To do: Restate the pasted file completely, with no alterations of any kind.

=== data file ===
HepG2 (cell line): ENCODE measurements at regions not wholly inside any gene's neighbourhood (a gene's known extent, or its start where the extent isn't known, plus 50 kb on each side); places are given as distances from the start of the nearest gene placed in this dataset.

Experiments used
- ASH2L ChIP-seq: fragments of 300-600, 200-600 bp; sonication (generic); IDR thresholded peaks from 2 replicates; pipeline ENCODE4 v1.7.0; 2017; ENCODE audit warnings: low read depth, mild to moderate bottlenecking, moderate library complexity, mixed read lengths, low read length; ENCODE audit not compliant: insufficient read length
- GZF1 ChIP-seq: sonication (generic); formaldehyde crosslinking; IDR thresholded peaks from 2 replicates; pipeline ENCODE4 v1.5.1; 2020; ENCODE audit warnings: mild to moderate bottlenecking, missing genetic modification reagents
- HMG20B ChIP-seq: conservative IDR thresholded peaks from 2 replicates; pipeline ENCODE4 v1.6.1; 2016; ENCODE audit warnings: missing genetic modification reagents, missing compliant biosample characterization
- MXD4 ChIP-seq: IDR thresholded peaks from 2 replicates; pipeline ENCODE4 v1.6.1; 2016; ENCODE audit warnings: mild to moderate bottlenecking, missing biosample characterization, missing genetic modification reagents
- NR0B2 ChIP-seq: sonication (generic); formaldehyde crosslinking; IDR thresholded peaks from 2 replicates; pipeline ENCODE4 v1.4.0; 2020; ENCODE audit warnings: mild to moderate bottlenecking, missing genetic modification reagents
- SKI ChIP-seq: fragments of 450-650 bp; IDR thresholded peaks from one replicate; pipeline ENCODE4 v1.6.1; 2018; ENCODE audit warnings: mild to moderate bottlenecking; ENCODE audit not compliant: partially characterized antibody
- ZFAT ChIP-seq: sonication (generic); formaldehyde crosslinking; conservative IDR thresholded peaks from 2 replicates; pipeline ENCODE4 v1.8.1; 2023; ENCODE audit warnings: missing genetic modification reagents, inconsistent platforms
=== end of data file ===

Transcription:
HepG2 (cell line): ENCODE measurements at regions not wholly inside any gene's neighbourhood (a gene's known extent, or its start where the extent isn't known, plus 50 kb on each side); places are given as distances from the start of the nearest gene placed in this dataset.

Experiments used
- ASH2L ChIP-seq: fragments of 300-600, 200-600 bp; sonication (generic); IDR thresholded peaks from 2 replicates; pipeline ENCODE4 v1.7.0; 2017; ENCODE audit warnings: low read depth, mild to moderate bottlenecking, moderate library complexity, mixed read lengths, low read length; ENCODE audit not compliant: insufficient read length
- GZF1 ChIP-seq: sonication (generic); formaldehyde crosslinking; IDR thresholded peaks from 2 replicates; pipeline ENCODE4 v1.5.1; 2020; ENCODE audit warnings: mild to moderate bottlenecking, missing genetic modification reagents
- HMG20B ChIP-seq: conservative IDR thresholded peaks from 2 replicates; pipeline ENCODE4 v1.6.1; 2016; ENCODE audit warnings: missing genetic modification reagents, missing compliant biosample characterization
- MXD4 ChIP-seq: IDR thresholded peaks from 2 replicates; pipeline ENCODE4 v1.6.1; 2016; ENCODE audit warnings: mild to moderate bottlenecking, missing biosample characterization, missing genetic modification reagents
- NR0B2 ChIP-seq: sonication (generic); formaldehyde crosslinking; IDR thresholded peaks from 2 replicates; pipeline ENCODE4 v1.4.0; 2020; ENCODE audit warnings: mild to moderate bottlenecking, missing genetic modification reagents
- SKI ChIP-seq: fragments of 450-650 bp; IDR thresholded peaks from one replicate; pipeline ENCODE4 v1.6.1; 2018; ENCODE audit warnings: mild to moderate bottlenecking; ENCODE audit not compliant: partially characterized antibody
- ZFAT ChIP-seq: sonication (generic); formaldehyde crosslinking; conservative IDR thresholded peaks from 2 replicates; pipeline ENCODE4 v1.8.1; 2023; ENCODE audit warnings: missing genetic modification reagents, inconsistent platforms